Me Tomorrow: Indigenous Views on the Future

Douglas & McIntyreSKU: 9781771622943

Author:
Drew Hayden Taylor
Grade Levels:
Twelve, Adult Education, College, University
Book Type:
Paperback
Pages:
224
Publisher:
Douglas & McIntyre
Copyright Data:
2021

Price:
Sale price$22.95

Description

Me Tomorrow: Indigenous Views on the Future is the fourth book in the series  Me Funny, Me Artsy and Me Sexy and edited by Drew Hayden Taylor of Curve Lake First Nation in Central Ontario. In Me Tomorrow, Darrel J. McLeod, Cree author from Treaty-8 territory in Northern Alberta, blends the four elements of the Indigenous cosmovision with the four directions of the medicine wheel to create a prayer for the power, strength and resilience of Indigenous peoples. Autumn Peltier, Anishinaabe water-rights activist, tells the origin story of her present and future career in advocacy—and how the nine months she spent in her mother’s womb formed her first water teaching. When the water breaks, like snow melting in the spring, new life comes. Lee Maracle, acclaimed Stó:lo Nation author and educator, reflects on cultural revival—imagining a future a century from now in which Indigenous people are more united than ever before. Other essayists include Cyndy and Makwa Baskin, Norma Dunning, Shalan Joudry, Shelley Knott-Fife, Tracie Léost, Stephanie Peltier, Romeo Saganash, Drew Hayden Taylor and Raymond Yakeleya. For readers who want to imagine the future, and to cultivate a better one, Me Tomorrow is a journey through the visions generously offered by a diverse group of Indigenous thinkers. Discussing everything from language renewal to sci-fi, this collection is a powerful and important expression of imagination rooted in social critique, cultural experience, traditional knowledge, activism and the multifaceted experiences of Indigenous people on Turtle Island. First Nations, Métis and Inuit artists, activists, educators and writers, youth and Elders come together to envision Indigenous futures in Canada and around the world.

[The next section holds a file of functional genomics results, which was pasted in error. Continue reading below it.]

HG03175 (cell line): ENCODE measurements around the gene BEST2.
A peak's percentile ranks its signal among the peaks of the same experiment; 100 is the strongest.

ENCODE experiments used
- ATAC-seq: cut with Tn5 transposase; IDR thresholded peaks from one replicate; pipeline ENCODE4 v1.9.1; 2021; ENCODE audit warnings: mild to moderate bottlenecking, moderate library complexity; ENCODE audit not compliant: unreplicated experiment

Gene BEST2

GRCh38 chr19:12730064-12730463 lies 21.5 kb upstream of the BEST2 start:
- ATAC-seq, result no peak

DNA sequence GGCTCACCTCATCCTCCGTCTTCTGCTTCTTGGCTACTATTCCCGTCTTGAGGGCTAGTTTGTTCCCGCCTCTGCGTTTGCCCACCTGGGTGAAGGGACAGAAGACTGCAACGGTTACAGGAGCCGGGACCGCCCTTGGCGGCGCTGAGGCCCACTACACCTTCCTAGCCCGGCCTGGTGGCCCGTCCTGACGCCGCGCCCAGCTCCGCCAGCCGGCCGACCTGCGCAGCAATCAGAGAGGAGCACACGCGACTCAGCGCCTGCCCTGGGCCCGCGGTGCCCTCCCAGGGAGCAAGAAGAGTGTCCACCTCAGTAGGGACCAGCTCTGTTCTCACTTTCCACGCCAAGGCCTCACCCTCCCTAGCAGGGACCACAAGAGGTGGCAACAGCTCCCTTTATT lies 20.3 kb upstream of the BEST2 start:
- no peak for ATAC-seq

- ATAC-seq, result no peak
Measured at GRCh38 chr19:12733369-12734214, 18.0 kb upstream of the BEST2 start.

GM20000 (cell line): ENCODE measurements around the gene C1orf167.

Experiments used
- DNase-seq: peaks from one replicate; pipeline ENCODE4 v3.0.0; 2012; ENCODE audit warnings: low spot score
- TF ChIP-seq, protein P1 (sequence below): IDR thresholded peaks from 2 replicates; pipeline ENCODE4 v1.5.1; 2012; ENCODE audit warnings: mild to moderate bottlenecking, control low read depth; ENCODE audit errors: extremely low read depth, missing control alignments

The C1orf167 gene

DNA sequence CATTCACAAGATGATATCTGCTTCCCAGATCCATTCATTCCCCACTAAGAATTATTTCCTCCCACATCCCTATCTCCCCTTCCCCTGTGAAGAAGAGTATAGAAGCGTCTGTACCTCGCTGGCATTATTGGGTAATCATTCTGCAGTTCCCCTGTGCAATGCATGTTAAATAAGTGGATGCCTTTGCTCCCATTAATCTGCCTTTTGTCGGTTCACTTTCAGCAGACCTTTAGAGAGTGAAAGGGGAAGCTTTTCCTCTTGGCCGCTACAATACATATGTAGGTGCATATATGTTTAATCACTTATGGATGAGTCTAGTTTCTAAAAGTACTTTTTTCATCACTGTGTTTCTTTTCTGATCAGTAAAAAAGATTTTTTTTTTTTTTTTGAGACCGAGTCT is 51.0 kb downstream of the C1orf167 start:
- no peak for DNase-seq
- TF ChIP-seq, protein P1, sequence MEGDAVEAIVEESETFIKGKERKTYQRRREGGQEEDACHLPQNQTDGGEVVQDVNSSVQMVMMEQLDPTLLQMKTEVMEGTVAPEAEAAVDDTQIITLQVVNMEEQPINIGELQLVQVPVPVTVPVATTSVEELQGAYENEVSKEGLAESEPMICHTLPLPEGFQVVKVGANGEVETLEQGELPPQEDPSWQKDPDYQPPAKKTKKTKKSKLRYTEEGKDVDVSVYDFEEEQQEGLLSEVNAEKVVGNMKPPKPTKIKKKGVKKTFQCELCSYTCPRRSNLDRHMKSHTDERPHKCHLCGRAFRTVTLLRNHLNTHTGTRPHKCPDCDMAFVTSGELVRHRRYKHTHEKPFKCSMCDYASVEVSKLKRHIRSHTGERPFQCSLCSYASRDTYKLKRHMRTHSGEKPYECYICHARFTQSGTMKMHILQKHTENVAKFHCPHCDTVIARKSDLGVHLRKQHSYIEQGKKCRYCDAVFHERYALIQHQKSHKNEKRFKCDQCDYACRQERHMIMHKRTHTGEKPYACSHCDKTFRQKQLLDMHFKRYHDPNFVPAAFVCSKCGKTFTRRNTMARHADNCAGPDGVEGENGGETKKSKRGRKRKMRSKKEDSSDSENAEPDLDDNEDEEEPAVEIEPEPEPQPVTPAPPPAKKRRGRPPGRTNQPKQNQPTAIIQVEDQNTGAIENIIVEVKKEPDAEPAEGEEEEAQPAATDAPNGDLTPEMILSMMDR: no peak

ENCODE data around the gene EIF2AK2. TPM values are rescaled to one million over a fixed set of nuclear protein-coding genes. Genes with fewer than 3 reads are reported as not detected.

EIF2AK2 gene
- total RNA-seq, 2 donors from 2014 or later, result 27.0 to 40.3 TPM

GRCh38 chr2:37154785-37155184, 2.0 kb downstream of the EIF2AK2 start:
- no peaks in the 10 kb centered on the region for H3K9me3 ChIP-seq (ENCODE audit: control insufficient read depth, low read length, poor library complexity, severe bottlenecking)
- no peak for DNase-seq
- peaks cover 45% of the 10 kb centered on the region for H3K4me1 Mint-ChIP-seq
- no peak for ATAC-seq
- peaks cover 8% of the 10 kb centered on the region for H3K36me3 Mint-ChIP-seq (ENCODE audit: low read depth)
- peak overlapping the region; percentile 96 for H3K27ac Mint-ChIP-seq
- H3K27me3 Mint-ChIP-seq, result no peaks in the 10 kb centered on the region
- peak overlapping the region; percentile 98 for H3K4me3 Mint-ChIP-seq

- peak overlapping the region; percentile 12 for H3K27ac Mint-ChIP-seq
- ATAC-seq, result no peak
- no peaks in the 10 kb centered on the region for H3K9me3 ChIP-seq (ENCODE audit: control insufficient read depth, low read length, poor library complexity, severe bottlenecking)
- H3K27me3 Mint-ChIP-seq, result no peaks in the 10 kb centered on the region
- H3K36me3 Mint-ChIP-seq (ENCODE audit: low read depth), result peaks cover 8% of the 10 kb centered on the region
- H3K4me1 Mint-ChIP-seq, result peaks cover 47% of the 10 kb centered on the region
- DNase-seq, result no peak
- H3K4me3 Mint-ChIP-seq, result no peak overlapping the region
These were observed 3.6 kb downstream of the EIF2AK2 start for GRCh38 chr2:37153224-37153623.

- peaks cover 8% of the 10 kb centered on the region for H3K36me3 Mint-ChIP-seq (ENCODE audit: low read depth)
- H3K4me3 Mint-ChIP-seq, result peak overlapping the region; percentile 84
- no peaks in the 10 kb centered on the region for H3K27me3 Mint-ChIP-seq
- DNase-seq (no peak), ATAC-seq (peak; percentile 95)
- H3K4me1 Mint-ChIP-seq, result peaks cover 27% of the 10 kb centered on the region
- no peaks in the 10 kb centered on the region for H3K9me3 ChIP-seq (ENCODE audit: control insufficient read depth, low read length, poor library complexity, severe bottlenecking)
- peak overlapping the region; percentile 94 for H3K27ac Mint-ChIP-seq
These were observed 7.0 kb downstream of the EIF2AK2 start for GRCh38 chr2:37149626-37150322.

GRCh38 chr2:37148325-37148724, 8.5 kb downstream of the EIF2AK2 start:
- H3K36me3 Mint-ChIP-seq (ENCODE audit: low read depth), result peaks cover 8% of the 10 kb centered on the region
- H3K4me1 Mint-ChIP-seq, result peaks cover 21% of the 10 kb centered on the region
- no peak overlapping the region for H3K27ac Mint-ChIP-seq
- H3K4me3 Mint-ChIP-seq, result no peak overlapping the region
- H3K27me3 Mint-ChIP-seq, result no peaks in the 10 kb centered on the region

Cyndy Baskin, PhD, is of Mi’kmaq and Celtic descent. Her clan is the Fish and her Spirit name translates as something like The Woman Who Passes on the Teachings. Minadoo Makwa Baskin (Spirit-Bear) is Ojibwe and Mi’kmaq, of Bear clan teachings from Beausoleil First Nation. Dr. Norma Dunning is an Edmonton-based Inuk writer, professor and grandmother. Shelley Knott Fife, an Anishnaabekwe, resides where she was raised, in her home community of Curve Lake First Nation. Jordanna George is an artist from the T’Sou-ke Nation, raised in Sooke, British Columbia, now living in the Vancouver area on Tsleil-Waututh territory. shalan joudry is a Mi’kmaw poet, playwright, oral storyteller and ecologist. She lives with her family in their community of L’sətkuk (Bear River First Nation), in shalan’s home territory of Kespukwitk, in southwest Nova Scotia. Amos Key Jr. is a member of the Mohawk Nation. Tracie Léost is an award-winning young Métis leader, activist and athlete from St. Laurent, Manitoba, in Treaty 1 territory. Clarence Louie has been Chief of the Osoyoos Indian Band for eighteen terms. Lee Maracle, a member of the Stó:lō Nation, is an award-winning author and a Traditional Teacher. Darrel J. McLeod is Nehiyaw (Cree) from Northern Canada, Treaty 8. Autumn Peltier is from Wikwemikong First Nation/Manitoulin Island and is of Ojibway/Odawa heritage. She is the Anishinabek Nation chief water commissioner. Romeo Saganash, born on the land, is a Cree jurist from the boreal forest near his community of Waswanipi, Québec. Drew Hayden Taylor was born and raised on the Curve Lake First Nation in Central Ontario. Raymond Yakeleya is an award-winning Sahtú Dene filmmaker, producer, director and writer.

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